The Tasmanian Literary Prizes were announced tonight. James Boyce won the Tasmania Book Prize, the biggest pool, for his wonderful history 1835, Rohan Wilson the Margaret Scott Prize for The Roving Party and Katherine Johnson won The University of Tasmania Prize for her unpublished manuscript Kubla. As a judge (a satisfying, time consuming and difficult role), I was asked to speak. Firstly, I spoke about the new prize, a prize for unpublished manuscripts, The University of Tasmania Prize, which has formerly been awarded to the best book by a Tasmanian publisher:
"The University of Tasmania prize has, in the past, been awarded to the
best book by a Tasmanian publisher and while the opportunity to offer a
prize to an unpublished manuscript is welcome it is sad to see the pool
of our publishers dwindle to such a level that it is deemed too small
to offer a prize– especially in the face of international mergers
between the likes of Random House and Penguin – who will soon have
around 25% of all of the book trade internationally. For writers, this
means less publishing opportunities - and for the reader it potentially
means the loss of the special, effulgent work that is often picked up by
small or niche publishers.
That said, it is fantastic that we
are finally offering a prize for an unpublished manuscript and
acknowledging writers in the earlier stages of their career.
Even with the strictures on entry - and I quote “Writers of theatrical
works, literary fiction and non-fiction for adults or children, poetry
and graphic novels who have had a limited number of works published have
been encouraged to enter” there were a lot of people who entered – and
indeed the manuscripts were across a diverse range of genres. That
proves a challenge, to put it mildly for the judges.
involved in the process of judging a manuscript reminded me of the
importance of the editing process -both self editing and professional
structural, sub and copy editing. It isn’t quaint to include grammatical
clangers in your work, but the inclusion of these clangers did factor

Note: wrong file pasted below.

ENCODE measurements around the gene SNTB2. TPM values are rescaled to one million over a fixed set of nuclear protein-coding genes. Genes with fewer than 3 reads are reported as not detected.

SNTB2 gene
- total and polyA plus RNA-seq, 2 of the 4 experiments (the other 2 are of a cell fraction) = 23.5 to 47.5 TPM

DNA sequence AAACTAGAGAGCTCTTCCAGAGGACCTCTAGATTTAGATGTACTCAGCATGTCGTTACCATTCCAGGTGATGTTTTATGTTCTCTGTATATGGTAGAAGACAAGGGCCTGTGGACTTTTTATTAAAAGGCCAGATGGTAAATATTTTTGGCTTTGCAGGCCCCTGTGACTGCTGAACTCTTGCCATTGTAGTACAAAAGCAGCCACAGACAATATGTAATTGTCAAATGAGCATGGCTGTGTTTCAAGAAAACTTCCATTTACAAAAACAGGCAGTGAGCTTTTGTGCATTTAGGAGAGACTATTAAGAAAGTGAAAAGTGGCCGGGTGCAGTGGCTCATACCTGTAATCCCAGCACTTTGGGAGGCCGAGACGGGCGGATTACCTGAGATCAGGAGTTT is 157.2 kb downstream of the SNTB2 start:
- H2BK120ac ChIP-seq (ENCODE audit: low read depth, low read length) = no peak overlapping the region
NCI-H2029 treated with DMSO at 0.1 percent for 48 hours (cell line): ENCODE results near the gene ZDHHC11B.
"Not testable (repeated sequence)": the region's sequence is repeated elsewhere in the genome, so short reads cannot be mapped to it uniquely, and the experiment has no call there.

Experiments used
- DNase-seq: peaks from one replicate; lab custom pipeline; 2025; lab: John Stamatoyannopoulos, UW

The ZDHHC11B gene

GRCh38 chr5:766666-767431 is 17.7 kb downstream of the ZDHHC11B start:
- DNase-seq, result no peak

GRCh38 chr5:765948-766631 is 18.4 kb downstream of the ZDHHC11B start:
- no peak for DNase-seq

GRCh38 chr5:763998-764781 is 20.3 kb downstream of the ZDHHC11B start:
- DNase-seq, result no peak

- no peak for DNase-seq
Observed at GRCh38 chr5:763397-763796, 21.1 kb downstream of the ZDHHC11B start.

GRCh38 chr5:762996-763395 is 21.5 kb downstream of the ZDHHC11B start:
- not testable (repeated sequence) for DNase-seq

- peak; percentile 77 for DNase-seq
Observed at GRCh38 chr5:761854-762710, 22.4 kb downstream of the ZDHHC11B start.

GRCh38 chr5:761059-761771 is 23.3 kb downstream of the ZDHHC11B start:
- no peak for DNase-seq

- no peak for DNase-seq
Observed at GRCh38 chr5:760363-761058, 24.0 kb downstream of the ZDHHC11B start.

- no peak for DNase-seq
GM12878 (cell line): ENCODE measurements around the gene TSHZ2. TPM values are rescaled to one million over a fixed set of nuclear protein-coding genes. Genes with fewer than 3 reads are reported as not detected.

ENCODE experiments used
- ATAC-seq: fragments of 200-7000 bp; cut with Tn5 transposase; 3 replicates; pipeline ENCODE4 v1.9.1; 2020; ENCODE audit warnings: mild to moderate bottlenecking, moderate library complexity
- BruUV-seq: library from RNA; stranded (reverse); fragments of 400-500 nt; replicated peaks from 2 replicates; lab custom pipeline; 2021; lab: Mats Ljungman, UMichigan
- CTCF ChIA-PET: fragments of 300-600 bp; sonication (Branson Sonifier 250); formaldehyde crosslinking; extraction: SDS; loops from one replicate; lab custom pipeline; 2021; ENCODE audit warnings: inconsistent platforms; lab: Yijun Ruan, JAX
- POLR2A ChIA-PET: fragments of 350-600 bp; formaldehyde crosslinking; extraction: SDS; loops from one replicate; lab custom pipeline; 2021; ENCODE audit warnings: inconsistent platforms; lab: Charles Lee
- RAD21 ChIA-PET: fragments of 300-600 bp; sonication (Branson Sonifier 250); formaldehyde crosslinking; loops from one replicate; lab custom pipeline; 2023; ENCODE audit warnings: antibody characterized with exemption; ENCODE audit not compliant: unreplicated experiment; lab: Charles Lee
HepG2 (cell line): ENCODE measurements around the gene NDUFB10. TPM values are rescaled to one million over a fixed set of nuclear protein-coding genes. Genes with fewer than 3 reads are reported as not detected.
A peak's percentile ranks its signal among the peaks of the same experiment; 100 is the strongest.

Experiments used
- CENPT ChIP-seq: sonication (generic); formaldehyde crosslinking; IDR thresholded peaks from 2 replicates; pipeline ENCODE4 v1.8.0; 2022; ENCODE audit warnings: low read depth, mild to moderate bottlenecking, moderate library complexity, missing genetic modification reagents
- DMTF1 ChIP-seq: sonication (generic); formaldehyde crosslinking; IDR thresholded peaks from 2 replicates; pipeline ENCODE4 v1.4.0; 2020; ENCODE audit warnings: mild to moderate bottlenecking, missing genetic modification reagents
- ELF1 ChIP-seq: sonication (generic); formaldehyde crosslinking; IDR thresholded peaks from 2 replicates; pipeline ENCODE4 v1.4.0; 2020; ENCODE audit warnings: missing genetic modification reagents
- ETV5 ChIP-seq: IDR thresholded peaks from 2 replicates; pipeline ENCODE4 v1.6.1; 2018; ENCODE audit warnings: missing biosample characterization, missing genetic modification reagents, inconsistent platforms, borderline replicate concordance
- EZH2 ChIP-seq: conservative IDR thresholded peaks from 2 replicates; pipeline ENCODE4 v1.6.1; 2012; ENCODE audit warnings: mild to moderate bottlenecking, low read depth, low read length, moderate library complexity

in to the judging process.
So, how do you judge a poem against a
play, a narrative story against a piece of pointy end literary fiction?
In a consultative, reasoned and deductive way. It was a pleasure
working with Ross (Honeywill) and Lisa (Fletcher) to reach these
outcomes – thank you.
The manuscript prize provides Tasmanian
writers with an unprecedented opportunity. $5000 for an unpublished work
is not only money, it can also translate into time to write, an editor,
an agent or a faster internet connection to send their work off to
potential publishers. The winner will have the opportunity to label
their manuscript as a winner already – and I expect that this will
translate to a tangible publishing opportunity.
It would not
hurt in future to refine the definition of ‘emerging’ – and to open it
to unpublished authors, not just those with published work already under
their proverbial belt. To limit or refine the categorisation is
understandable in terms of reducing the work of the judges – but having
been part of this process I still call for it to acknowledge the truly
emerging writer. To have even reached the stage of having a completed
manuscript can sometimes be a lifetime of work for a writer.
congratulate Leigh (Swinbourne), Katherine (Johnson) and Ben (Walter) on
their work – and indeed I congratulate everyone who submitted a
manuscript. I wish you all writerly satisfaction – and I wish all us
readers more of the pleasure, challenge and inspiration you writers
Next I spoke,
alongside my fellow Judge Ross Honeywill about the judging process. I
would have liked to begin with a bit of literary history - and my notes
began with noting that the first novel published in what is now known as
Australia was, in fact, written by Henry Savery, transported to Van
Diemen's Land for forgery. However, the premier beat me to it so I fell
back to the fact that not only was the first Australian novel published
in Tasmania, but the first novel published by woman was also by a
Tasmanian, Mary Grimwade. Then I continued -
"Over the last few
centuries this writing and reading culture has remained strong and in my
view is still thriving. We all know how transformative a good book can
be and it is often noted that Tasmania has a higher number of readers
and writers per capita.
To be able to offer recognition and
support for literature in Tasmania is so important –not just through
something as high profile as our literary awards but through editorial
support, publication, promotion, ideas sharing, workshops, literary
festivals, smaller writing (and reading) groups as well.
benefits not only the writers but also readers – and the flow on effects
to the community as a whole, while somewhat difficult to quantify for
policy makers are tangible. Proud to be Tasmanian was the ‘Love this’
slogan on all the stickers when I was growing up – but I reckon it
should be, at the risk of being trite ‘proud to read Tasmanian’
Both Ross and I have noted the challenges inherent in choosing ‘the
best book’ out of such diverse genres, and how this is not the best way
to showcase the diverse range of literary culture in Tasmania. History,
natural history, biography and fiction are some genres that have enough
books in each category to offer a separate prize. Though – to split up
the pool of prize money may prove a challenge – so! Who has a business
that could benefit from a gorgeous affiliation with Tasmania’s literary
culture? Who wants their name on an intelligent, informative and
exciting prize (or magazine, I thought to myself)? Just a thought…."
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